In the lower parts of the quarry, columnar jointing is clearly visible. These flow units were then covered by volcaniclastic lithologies (Nesbor, 2007). On top, the volcanics are present as pillow lavas, tubes and pillow fragments, indicating a submarine environment. Obviously, the lava split up into several lava tubes. Contact with seawater caused glassy rims, with the basaltic melt that is still hot flowing inside. Depending on the eruption rates, these lava tubes may have piled up to impressive volcanic masses.
The reddish iron ores belong to Lahn-Dill-type deposits, e.g., exhalative iron oxide mineralization associated with basaltic volcanic centers during Middle to Upper Devonian times (Von Raumer et al., 2017). In a first step, mobilization of Fe and associated Ca and Si was caused by hydrothermal alteration and leaching of subjacent submarine basaltic volcanics (Flick, 2010). Subsequently, the rising Fe-bearing hot fluids encountered cool oxidizing water, resulting in the precipitation of iron oxides and hydroxides. For a more detailed discussion of ore genesis in the RM, please see Von Raumer et al. (2017).
Iron ore mining in the Lahn-Dill ore district has been documented since the Celtic area, about 2000 years ago. Numerous Fe ore mines were operating during the 19th and 20th century. The last mine (Grube Fortuna north of Solms-Oberbiel) was closed down in 1983.
Several small basins and graben structures connect the morphologic end of the Upper Rhine Graben with the graben structures of northern Germany. These include the Hanau-Seligenstädter Senke, the Wetterau, the Horloff-Graben, the Giessener Becken and the Amöneburger Becken. Thus, unconsolidated sediments of Cenozoic age are widespread in the regions north and south of Giessen (Fig. 2). Pleistocene loess cover is most pronounced in the basin areas, e.g., Amöneburger Becken, Wetterau and Horloff-Graben (see Field Trip B for details).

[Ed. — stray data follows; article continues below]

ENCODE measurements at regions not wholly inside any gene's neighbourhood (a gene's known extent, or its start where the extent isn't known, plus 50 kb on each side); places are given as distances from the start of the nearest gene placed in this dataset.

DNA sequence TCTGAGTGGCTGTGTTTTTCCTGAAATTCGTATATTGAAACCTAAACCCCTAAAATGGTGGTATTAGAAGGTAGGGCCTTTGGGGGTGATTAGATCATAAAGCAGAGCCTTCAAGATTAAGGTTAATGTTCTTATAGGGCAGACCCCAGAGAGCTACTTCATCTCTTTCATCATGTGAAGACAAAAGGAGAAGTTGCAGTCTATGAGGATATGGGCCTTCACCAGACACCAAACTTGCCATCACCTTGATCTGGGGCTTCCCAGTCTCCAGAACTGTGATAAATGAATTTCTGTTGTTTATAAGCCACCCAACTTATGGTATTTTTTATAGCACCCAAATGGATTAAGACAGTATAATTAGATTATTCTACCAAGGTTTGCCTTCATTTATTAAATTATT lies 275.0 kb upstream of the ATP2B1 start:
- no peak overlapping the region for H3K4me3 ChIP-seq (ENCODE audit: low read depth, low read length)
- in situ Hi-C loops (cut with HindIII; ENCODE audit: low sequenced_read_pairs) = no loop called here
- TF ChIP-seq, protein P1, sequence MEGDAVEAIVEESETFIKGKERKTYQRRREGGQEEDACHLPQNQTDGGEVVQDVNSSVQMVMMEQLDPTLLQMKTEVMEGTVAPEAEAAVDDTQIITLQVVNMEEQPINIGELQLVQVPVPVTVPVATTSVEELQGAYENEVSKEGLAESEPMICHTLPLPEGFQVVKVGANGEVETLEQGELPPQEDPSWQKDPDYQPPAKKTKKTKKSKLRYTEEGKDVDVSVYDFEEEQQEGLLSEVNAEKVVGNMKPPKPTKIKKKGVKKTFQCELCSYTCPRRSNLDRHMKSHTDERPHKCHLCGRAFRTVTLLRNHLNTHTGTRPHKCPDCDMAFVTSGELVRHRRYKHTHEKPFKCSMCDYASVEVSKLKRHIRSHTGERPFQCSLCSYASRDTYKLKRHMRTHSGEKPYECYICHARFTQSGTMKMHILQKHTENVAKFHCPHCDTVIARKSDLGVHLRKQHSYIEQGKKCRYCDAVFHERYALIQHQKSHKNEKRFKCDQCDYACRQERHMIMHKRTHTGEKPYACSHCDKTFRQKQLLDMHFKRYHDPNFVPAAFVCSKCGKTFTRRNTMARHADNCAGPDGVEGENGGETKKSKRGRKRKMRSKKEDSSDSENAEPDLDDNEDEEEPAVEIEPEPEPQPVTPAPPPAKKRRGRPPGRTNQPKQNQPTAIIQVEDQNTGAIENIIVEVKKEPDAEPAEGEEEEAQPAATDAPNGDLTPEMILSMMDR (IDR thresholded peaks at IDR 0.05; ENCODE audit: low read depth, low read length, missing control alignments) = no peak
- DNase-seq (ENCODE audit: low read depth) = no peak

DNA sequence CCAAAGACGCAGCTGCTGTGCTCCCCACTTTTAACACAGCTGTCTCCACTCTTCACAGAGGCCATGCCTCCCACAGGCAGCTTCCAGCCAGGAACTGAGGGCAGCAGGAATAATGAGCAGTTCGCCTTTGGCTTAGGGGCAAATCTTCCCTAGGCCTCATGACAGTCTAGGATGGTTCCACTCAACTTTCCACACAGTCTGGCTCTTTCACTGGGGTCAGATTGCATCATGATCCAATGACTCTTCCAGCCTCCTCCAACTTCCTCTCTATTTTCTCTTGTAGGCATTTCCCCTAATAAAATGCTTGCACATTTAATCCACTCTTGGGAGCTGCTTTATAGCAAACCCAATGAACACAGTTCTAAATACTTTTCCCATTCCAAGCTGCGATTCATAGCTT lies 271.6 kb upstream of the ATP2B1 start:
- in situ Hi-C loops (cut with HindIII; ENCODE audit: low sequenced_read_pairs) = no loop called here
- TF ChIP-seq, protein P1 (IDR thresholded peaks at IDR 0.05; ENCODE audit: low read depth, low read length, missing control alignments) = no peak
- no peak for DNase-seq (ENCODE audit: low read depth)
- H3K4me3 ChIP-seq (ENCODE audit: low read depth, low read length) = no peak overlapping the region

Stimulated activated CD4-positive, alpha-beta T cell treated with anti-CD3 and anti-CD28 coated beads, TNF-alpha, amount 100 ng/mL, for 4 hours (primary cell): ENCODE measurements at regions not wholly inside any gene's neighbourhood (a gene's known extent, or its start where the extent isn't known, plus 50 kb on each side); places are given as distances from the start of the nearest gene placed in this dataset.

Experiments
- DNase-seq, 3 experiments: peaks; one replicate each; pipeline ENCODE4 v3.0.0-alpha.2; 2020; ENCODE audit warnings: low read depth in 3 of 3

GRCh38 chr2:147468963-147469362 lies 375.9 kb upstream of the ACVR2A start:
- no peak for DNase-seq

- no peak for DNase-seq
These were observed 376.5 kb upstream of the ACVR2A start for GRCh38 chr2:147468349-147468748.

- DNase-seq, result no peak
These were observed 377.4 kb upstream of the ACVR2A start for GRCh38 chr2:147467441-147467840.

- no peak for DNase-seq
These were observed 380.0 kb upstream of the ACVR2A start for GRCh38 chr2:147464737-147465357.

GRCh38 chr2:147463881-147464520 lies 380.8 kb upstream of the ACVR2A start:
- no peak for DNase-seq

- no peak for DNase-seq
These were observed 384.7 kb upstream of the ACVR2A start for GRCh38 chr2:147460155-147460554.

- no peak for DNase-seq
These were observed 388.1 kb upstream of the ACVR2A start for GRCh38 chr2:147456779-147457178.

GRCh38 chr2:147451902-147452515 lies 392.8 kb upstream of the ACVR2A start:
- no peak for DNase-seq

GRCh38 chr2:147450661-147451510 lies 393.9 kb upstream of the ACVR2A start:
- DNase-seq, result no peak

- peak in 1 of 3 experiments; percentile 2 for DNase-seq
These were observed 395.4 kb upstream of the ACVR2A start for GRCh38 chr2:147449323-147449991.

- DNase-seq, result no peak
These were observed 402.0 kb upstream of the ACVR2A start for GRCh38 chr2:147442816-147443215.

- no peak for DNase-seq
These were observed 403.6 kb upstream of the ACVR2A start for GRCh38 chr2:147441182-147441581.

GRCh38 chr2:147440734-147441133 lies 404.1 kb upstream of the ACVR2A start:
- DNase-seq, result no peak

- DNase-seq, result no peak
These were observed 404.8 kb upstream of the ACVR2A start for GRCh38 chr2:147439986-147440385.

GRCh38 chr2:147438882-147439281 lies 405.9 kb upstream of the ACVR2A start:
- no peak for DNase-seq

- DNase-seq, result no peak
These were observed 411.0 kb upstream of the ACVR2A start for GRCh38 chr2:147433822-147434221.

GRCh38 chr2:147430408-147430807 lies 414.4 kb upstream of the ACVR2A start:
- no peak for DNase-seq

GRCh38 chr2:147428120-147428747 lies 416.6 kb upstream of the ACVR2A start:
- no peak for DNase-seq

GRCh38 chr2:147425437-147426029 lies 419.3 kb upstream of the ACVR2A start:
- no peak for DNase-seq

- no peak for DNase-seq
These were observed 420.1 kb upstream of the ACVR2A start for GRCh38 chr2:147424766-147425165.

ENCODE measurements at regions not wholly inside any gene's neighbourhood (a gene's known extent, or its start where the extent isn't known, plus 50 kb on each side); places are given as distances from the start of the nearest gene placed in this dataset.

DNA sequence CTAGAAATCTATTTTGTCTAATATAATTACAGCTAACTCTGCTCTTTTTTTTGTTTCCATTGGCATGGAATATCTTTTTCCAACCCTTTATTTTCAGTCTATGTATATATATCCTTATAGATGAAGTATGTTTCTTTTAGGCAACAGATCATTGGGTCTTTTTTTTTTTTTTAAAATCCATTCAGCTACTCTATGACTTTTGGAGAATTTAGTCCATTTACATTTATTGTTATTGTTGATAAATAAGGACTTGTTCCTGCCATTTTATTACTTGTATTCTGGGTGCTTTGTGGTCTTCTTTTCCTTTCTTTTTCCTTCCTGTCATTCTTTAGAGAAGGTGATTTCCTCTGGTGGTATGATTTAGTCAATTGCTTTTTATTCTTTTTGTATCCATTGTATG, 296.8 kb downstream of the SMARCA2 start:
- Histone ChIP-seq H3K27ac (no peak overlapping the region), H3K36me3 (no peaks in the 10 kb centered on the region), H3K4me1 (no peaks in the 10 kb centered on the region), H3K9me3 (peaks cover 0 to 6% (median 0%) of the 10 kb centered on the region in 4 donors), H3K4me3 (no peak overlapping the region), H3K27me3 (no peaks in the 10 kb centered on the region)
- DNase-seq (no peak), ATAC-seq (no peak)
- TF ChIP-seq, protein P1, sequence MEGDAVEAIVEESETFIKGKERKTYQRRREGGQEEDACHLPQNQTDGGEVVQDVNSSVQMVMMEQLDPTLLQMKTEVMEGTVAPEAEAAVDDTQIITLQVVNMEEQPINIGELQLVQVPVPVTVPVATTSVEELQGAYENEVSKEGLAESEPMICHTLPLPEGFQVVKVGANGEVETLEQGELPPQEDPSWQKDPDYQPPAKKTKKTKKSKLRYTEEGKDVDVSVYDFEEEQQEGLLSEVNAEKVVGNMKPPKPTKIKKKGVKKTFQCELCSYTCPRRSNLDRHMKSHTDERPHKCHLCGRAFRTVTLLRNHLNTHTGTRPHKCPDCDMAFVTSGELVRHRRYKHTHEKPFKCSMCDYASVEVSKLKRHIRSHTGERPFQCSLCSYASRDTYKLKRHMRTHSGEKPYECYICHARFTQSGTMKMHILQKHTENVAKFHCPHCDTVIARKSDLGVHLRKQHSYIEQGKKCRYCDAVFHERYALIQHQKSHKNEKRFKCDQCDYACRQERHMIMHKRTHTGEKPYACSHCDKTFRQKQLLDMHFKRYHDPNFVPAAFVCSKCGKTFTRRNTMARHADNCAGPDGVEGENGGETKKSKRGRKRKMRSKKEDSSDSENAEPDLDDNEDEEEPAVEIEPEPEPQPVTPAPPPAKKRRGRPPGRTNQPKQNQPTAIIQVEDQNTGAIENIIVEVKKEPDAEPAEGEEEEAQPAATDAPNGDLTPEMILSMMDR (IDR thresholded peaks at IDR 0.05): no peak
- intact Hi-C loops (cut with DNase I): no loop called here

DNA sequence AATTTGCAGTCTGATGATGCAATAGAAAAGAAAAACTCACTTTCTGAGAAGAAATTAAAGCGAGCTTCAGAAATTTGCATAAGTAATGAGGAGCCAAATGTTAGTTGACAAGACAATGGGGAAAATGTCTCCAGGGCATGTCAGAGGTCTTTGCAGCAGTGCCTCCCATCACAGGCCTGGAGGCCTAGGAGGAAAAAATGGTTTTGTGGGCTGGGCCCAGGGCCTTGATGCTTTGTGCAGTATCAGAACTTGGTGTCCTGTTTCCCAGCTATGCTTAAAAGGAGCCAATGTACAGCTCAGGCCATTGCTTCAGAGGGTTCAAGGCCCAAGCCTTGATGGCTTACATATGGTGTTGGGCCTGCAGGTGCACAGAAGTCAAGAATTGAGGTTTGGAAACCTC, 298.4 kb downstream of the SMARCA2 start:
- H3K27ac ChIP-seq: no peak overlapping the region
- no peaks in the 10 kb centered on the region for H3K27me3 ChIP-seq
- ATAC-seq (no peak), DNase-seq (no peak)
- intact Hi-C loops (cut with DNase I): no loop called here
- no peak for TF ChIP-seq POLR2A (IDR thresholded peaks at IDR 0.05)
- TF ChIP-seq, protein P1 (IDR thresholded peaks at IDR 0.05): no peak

It should be mentioned that, amongst these small subsidence structures, only the Horloff-Graben is of post-volcanic age. The morphologically well-defined Horloff-Graben incises into the southwestern section of the Vogelsberg, forming a north–south-running graben structure, 20 km long and 5 km wide (Figs. 2, 12). Graben sediments are of Pliocene and Pleistocene age, with several brown coal seams being developed within the Pliocene pile. Despite their very young age, those brown coal seams were extensively exploited underground and later on in open-pit mines. Mining activities ended in 1991. Subsequent flooding of the open pit gave rise to the so-called “Wetterauer Seenplatte”, now widely used for local recreation, water sports and nature protection.
VB, located to the east of Giessen, was active during the Miocene. With an area of 2500 km2 and a total volume of at least 500 km3, it is considered the largest volcanic field by volume in central Europe (Reischmann and Schraft, 2009; Fig. 12).
Landscape structure of this huge volcanic field comprises four distinct units. The central parts are known as “Oberwald” above 600 m a.s.l. and “Hoher Vogelsberg” between 600 and 500 m (Leßmann et al., 2000). The “Unterer Vogelsberg” forms a zone of up to 20 km wide around the Hoher Vogelsberg. The volcanic layers extending to the northwest are known as the “Vorderer Vogelsberg”. The Taufstein (774 m a.s.l.) and the Hoherodskopf (764 m) close by have the highest elevations.
Several boreholes provide important information on the minimum size and volume of VB volcanic rocks as well as the internal structures of the volcanic masses (Reischmann and Schraft, 2009). It should be emphasized, however, that the borehole “Forschungsbohrung Vogelsberg 1996”, that penetrated the Central Part of the VB (Oberwald), did not reach the pre-volcanic basis, despite a total coring of 656 m of volcanic rocks. Thus the estimated volume of 500 km3 must be regarded as a minimum mass.
Those boreholes, in conjunction with detailed field and radiometric studies, reveal new insights into the genesis of this huge volcanic edifice. Vogelsberg volcanism comprised a main activity phase at 19–16 Ma and, separated by a period of magmatic quiescence, a final phase at around 14 Ma (Nesbor, 2014; Abratis et al., 2015). Volcanism of the main phase started with basanitic to alkali basaltic magmas and pyroclastics, followed by dominantly trachytic rocks. Phreatomagmatic eruptions and maar structures occurred quite frequently (Nesbor, 2014). After a period of magmatic quiescence, volcanic activity recommenced at about 14 Ma with the eruption of alkali basaltic and basanitic lava flows, with eruption centers being essentially confined to the Oberwald region.